Max Weber’s lecture ‘Science as a Vocation’ is a classic of social thought, in which central questions are posed about the nature of social and political thought and action. The lecture has often taken to be a summation of Weber’s thought. It can also be argued that, together with the responses of its admirers and critics, it provides a focus for discussion of the nature of modernity and its political consequences, and of the philosophical and political implications of the social or human sciences. This volume provides a full, clear, revised translation of the lecture, together with translations from the German of key contributions to the lively debate that followed its publication. The book concludes with a substantial essay on the current significance of the lecture, which discusses its relevance to the debates about the nature of science as a cultural phenomenon; the disjunction between science and nature; Weber’s conception of the disenchantment of the world; the division of scientific labour; and the fundamental nature and place of sociology.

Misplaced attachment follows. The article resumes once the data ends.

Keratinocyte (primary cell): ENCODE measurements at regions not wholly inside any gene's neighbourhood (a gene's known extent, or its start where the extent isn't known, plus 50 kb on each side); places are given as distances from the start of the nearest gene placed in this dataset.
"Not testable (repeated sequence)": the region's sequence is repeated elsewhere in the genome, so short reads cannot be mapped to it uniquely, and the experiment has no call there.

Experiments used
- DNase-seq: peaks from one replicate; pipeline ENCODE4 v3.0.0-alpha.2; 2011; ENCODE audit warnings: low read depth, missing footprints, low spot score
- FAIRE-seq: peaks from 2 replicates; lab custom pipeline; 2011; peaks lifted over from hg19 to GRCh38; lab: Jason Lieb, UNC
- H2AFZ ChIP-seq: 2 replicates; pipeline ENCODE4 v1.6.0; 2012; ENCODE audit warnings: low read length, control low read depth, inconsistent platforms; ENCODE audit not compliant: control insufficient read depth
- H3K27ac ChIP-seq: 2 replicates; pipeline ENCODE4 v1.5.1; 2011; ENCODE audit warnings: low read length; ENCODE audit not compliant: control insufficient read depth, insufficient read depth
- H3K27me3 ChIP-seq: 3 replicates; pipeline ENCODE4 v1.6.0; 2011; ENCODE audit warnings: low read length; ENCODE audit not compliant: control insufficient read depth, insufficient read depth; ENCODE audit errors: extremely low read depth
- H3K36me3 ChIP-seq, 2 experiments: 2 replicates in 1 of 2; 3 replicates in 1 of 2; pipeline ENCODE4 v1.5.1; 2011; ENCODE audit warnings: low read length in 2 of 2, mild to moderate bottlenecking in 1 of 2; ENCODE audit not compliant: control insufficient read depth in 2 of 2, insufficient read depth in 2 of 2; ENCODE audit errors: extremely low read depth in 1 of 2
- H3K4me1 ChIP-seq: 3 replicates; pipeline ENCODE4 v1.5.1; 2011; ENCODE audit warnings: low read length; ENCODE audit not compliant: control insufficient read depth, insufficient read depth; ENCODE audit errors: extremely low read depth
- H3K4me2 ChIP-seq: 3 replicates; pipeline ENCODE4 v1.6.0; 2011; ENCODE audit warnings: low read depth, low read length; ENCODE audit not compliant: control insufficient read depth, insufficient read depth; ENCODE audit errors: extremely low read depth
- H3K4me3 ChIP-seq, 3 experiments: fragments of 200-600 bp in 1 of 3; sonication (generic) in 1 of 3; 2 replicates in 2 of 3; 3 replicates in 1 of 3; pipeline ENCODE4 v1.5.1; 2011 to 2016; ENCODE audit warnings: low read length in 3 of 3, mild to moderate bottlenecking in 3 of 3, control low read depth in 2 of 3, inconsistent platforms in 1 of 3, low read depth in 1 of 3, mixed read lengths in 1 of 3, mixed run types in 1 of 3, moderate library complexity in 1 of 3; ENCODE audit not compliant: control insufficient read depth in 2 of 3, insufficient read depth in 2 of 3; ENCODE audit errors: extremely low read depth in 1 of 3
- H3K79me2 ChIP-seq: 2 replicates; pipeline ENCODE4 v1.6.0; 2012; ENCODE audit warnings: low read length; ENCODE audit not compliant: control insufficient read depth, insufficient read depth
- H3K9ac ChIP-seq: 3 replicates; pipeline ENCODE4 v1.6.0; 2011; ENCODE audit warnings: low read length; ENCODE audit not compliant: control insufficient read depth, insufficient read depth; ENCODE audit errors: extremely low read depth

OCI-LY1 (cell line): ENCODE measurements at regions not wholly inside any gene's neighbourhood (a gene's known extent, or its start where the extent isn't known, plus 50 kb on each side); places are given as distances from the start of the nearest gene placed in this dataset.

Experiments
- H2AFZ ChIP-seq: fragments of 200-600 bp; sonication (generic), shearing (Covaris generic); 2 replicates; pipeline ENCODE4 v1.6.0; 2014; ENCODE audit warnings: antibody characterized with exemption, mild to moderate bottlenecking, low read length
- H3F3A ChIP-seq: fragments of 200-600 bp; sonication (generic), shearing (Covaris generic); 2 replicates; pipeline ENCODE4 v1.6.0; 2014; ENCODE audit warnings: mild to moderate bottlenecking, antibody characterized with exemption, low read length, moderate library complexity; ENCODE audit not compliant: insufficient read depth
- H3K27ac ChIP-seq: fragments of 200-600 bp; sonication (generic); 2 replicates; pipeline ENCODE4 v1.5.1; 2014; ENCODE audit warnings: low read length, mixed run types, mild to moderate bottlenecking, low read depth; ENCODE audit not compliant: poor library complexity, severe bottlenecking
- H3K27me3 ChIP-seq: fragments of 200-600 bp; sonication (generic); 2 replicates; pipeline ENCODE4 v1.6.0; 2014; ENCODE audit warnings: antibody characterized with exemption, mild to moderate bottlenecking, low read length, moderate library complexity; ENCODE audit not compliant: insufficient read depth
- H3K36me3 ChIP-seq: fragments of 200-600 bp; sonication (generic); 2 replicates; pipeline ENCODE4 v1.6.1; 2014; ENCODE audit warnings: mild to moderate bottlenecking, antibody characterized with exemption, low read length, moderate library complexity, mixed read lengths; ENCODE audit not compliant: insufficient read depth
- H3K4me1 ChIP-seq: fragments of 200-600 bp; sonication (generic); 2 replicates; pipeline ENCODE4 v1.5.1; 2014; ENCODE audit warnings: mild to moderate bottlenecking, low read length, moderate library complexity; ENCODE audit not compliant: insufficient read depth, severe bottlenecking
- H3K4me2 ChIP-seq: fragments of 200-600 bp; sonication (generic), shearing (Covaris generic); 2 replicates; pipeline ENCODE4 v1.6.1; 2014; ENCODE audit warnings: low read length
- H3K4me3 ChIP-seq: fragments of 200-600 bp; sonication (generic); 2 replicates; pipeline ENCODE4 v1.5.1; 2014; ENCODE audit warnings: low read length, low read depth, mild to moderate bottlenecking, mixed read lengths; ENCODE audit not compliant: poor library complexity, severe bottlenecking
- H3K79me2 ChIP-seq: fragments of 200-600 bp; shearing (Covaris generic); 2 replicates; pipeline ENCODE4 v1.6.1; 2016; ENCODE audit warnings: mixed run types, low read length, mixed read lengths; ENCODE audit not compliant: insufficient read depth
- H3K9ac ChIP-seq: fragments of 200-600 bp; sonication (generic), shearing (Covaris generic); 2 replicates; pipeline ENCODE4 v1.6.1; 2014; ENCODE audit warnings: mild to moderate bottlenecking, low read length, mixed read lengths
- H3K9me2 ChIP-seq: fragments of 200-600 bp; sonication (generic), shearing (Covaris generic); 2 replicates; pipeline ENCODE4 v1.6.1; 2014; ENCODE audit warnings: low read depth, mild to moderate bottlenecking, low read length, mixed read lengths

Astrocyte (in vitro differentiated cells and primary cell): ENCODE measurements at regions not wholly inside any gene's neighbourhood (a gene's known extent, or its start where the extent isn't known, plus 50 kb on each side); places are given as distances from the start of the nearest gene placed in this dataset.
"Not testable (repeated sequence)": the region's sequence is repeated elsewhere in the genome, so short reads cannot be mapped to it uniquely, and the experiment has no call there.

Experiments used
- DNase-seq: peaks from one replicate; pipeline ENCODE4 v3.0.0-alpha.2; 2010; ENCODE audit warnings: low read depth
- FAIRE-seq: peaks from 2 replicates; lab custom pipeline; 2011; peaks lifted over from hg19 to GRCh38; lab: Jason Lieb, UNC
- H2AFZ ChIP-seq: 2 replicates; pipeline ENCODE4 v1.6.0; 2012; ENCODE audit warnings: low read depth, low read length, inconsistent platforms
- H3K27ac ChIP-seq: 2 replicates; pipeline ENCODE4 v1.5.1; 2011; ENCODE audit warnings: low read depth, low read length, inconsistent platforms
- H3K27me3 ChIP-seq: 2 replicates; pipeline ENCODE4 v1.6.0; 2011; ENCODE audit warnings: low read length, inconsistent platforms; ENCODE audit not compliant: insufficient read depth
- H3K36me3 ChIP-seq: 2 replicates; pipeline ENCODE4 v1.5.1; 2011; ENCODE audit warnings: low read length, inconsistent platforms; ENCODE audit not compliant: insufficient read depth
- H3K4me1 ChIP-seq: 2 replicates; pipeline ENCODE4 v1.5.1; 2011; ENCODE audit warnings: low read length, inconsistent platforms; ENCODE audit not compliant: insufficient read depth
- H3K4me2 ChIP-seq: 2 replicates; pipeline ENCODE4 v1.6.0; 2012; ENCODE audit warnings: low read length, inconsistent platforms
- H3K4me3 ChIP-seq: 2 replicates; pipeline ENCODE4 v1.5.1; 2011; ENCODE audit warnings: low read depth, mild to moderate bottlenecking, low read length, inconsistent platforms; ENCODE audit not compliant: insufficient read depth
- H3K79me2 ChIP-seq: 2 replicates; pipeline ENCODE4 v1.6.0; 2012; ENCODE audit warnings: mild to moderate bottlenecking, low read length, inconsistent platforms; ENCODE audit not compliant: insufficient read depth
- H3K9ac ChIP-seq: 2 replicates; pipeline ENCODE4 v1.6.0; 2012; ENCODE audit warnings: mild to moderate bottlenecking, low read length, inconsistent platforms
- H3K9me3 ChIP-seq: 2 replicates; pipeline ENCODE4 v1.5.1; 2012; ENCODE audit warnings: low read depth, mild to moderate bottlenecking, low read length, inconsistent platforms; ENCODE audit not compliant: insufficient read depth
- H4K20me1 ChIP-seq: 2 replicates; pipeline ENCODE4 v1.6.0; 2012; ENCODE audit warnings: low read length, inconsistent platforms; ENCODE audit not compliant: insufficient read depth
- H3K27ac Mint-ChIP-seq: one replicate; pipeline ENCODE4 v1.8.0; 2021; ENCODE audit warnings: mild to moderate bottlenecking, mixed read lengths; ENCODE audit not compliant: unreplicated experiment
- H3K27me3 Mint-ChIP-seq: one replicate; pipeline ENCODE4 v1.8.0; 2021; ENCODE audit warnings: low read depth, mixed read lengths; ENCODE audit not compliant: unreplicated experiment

Table of Contents
1. Science as a Vocation Max Weber 2. The Vocation of Science Erich von Kahler 3. For Science: Against the Intellectuals Among its Despisers Arthur Salz 4. The Revolution in Science Ernst Troeltsch 5. Max Weber on Science as a Vocation Ernst Robert Curtius 6. Max Weber’s View of Science Heinrich Rickert 7. Sociology and the Study and Formulation of Weltanschauung Max Scheler 8. Max Weber’s Exclusion of Philosophy Max Scheler 9. Max Weber’s Significance for Intellectual History Siegfried Landshut 10. The Crisis of Science in Germany in 1919 Erich Wittenberg 11. Max Weber’s Ethical Criticism and the Problem of Metaphysics Erik Wolf 12. Max Weber’s Position on Science Karl Lowith 13. Max Weber on Science, Disenchantment and the Search for Meaning Peter Lassman and Irving Velody